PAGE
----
May I welcome my very first “Guest Blogger”, my Dad. *applause* After hearing of my abysmal attempt to explain some of the rules of rugby to the unconverted last weekend, he has put together some basic information to help you enjoy this beautiful game a little more. He takes no responsibility for mistakes – he is only an amateur after all, although no one could question his passion (I once walked in to find him on his knees in front of the TV when England were getting particularly close to the try line. Hey, these games are exciting affairs…)

Basic rule 1: You can only pass backwards, and anyone from your team who is in front of you had better watch out as they could give away a penalty if they are in any way interfering with play (and often if they are not). So if someone kicks the ball forward, only those of his team who were behind him when he kicked it can try to catch it, or to tackle an opponent who catches it. Hence the kicker has to run forward as fast as he can to put his team mates onside.

Basic rule 2: If you’re tackled, unless you manage to get straight back to your feet, you have to release the ball immediately. But you are allowed to “place” it – that is, place it back to someone else from your team. Equally, the tackler has to release you and the ball straight away, unless he is able to stay on his feet. Either is likely to give away a penalty if they don’t. Another player from either team is not allowed to enter the ruck  except on his feet, and from “behind” the backmost player in the heap*; that means he cannot go in from the side, but only alongside someone already in there.

* “Heap” is not a recognised rugby term :)

So when you tackle someone, you try to turn them as they fall so that they’re facing your team, not their own. That makes it almost impossible for them to get the ball back and so you get a “turnover” – you get the ball.

Looks like chaos? No, I promise you there are very stringent and accurant rules guiding this group of men jumping on each other...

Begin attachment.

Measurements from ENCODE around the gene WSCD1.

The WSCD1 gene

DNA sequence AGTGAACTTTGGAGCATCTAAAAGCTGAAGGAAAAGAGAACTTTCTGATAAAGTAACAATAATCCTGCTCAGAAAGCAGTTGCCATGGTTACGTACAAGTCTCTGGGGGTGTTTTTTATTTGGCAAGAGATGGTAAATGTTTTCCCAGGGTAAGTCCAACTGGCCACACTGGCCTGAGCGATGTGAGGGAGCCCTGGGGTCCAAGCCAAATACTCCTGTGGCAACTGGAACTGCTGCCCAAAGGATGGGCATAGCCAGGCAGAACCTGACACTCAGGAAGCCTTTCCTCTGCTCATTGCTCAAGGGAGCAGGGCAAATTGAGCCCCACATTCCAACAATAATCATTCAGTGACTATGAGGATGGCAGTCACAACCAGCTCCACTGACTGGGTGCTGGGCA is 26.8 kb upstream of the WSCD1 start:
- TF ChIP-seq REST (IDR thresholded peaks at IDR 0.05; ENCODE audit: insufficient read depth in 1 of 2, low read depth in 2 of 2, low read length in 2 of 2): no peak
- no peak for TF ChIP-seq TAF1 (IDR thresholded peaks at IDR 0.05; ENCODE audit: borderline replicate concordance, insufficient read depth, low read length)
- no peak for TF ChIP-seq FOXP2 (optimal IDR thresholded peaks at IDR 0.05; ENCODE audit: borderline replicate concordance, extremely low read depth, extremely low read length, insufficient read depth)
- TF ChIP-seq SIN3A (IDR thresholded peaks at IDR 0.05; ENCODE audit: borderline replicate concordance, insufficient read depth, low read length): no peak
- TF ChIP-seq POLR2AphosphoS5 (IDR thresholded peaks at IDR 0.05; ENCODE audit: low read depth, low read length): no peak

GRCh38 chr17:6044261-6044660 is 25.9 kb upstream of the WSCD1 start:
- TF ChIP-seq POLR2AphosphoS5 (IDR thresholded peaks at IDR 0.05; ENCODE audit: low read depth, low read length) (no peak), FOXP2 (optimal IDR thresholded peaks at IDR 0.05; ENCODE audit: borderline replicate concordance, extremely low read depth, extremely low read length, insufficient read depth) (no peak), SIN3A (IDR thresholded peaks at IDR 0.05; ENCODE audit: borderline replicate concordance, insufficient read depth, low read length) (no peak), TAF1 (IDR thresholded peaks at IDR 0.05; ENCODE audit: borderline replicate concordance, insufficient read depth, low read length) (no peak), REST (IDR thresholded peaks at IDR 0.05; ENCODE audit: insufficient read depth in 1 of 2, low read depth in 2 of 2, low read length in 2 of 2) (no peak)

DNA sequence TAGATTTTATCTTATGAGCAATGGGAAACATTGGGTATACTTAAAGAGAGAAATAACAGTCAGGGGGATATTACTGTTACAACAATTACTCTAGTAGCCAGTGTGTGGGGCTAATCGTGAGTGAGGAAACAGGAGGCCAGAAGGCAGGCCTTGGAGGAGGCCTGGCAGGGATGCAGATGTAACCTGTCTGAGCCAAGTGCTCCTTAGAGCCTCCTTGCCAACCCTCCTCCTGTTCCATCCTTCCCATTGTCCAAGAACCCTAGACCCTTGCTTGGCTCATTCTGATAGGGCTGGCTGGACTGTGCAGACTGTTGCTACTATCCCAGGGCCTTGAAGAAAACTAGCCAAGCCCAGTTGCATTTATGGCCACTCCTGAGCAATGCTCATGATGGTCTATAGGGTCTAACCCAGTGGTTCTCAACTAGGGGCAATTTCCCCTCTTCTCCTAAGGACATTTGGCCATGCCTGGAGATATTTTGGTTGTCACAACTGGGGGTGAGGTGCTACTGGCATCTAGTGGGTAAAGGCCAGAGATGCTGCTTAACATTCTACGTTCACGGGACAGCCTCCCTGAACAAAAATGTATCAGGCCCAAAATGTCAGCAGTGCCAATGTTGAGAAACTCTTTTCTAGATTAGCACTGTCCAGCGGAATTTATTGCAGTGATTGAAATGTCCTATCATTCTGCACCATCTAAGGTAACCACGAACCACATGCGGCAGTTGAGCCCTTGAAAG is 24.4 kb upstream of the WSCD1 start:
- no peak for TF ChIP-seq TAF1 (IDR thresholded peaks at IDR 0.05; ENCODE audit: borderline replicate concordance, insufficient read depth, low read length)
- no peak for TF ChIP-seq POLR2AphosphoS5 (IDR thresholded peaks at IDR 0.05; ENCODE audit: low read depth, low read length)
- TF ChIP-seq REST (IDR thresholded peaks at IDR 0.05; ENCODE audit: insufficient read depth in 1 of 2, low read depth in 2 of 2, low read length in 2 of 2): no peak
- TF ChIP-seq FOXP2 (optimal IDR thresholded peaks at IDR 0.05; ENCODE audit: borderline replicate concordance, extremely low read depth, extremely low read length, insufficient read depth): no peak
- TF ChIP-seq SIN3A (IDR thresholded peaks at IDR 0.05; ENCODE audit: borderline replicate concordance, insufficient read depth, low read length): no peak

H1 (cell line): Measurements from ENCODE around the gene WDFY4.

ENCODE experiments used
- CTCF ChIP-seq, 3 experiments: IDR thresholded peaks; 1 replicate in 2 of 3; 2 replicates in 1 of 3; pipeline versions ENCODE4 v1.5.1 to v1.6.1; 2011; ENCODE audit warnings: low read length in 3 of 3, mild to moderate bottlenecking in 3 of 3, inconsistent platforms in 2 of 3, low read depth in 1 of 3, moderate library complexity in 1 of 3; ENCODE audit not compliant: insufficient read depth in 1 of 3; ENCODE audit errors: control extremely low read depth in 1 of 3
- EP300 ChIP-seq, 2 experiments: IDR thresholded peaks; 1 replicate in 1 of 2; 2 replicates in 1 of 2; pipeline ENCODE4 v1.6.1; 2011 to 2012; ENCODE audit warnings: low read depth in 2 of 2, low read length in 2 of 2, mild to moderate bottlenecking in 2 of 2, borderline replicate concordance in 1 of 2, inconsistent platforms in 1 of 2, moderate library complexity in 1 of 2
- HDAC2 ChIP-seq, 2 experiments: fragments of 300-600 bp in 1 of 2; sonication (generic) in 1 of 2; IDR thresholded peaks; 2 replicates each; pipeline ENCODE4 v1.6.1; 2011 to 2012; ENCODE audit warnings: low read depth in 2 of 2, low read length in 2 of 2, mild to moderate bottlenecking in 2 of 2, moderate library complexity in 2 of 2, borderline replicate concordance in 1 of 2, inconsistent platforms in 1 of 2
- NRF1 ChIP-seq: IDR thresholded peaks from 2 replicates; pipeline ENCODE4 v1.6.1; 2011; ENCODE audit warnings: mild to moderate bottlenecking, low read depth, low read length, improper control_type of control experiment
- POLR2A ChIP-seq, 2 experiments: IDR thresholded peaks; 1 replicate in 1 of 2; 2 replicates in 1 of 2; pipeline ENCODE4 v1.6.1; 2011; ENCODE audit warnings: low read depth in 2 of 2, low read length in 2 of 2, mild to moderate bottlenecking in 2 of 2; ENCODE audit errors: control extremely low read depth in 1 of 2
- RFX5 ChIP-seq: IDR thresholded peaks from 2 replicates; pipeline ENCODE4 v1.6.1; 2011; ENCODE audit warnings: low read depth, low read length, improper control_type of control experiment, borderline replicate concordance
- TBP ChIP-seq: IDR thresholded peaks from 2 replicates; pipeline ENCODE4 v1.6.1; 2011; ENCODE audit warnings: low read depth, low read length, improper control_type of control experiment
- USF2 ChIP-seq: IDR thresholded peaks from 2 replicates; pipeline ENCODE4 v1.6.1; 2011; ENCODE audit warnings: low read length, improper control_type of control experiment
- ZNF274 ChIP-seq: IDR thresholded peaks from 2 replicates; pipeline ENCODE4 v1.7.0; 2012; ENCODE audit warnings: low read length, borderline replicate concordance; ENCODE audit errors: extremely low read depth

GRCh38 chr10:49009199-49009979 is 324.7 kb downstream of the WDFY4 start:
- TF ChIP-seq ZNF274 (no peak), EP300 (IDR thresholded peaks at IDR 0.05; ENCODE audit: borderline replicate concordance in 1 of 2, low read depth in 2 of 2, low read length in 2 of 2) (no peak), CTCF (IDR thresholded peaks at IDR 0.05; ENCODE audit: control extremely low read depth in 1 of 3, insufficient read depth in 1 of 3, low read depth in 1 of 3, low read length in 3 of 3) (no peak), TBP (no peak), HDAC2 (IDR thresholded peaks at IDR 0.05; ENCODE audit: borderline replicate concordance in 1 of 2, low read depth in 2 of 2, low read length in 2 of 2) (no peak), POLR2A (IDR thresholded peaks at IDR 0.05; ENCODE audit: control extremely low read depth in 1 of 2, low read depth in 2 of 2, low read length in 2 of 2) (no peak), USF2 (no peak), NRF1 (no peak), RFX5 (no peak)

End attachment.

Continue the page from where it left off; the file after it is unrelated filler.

Looks like chaos? No, I promise you there are very stringent and accurate rules guiding this group of men jumping on each other...

Why do they all pile in? That’s to stop the opposition getting at the ball. The attackers will be defending the Scrum Half, (number 9) whose job it usually is to take the ball out and pass it to the next guy. They don’t want a defender to get over the top of the ruck (which is allowed to a point so long as they are still on their feet) and pinch the ball. The defenders meanwhile are trying to push the whole pile* over and get the ball out on their side. And even if they don’t manage that, they may be able to disrupt things enough  to slow down the extraction of the ball and give their backs more time to reform the defensive line. That’s why the commentator keeps talking about the need for “quick ball” – it makes it much more difficult to defend against each phase of attack. So the defenders try to slow it down, without giving away a penalty – which is what England are not very good at doing!

* “pile” is also not a recognise rugby term :)

Basic playing positions:

Number 1 to 8 are forwards. All over six feet tall, and heavy.

1 – Hooker. Right in the middle of the scrum, his job is to “hook” the ball with his foot when it comes into the scrum. He also throws the ball into a lineout.

2,3 – Props. Thugs, basically. Either side of the hooker.

4,5 – Lock forwards. I used to play there at school and it was called “second row”. Big guys who bind in behind the first three and provide more push (well, I’m not sure I did!)

Some Lock eye-candy for you... if HUGE, scarred, scary-looking men are your thing *grin*

Some 'Lock' eye-candy for you... if HUGE, scarred, scary-looking men are your thing *grin*

6,7 – Flankers. On either side of the scrum, they’re usually fast runners, as their job is to break off quickly, either with the ball or to get the opponent who has it.

8 – Number 8 – that’s what he’s called. Right at the back, he works with the scrum half to steer everything. Again, usually fast, which is why I wasn’t allowed to play there.

9 to 15 are backs. Often much shorter than forwards (particularly 9).

9 – Scrum half. Puts the ball into the scrum, and takes it out of the ruck. He’s key, as he has to decide where to pass the ball from the ruck; lots of tactics.

*sigh* Johnny. What a great player. *wink*

10 – Fly half. (Johnny’s position, if he ever gets back). Usually the main goal kicker, (but not always) and the next link between the forwards and backs. Another key position tactically.

12,13 – Centres. Particularly important tacklers.

11,14 – Wings. Fast runners, aim to break through the opposition or do those impressive runs down the touch line.

(Fi – here’s a little video tribute to the LEGEND that is Jason Robinson. Just look at his little legs go – it’s like a blur. This man is awesome)

15 – Full back. Much the same as wingers in some respects, but he’s the one who has to catch the high balls kicked down the pitch, and must be good at kicking them back. 11,14 and 15 are the “back three”, and are the ones usually seem hanging around at the back, but then trying to burst through to score. Ironically, it’s a game where the backs score more than the forwards, unlike football.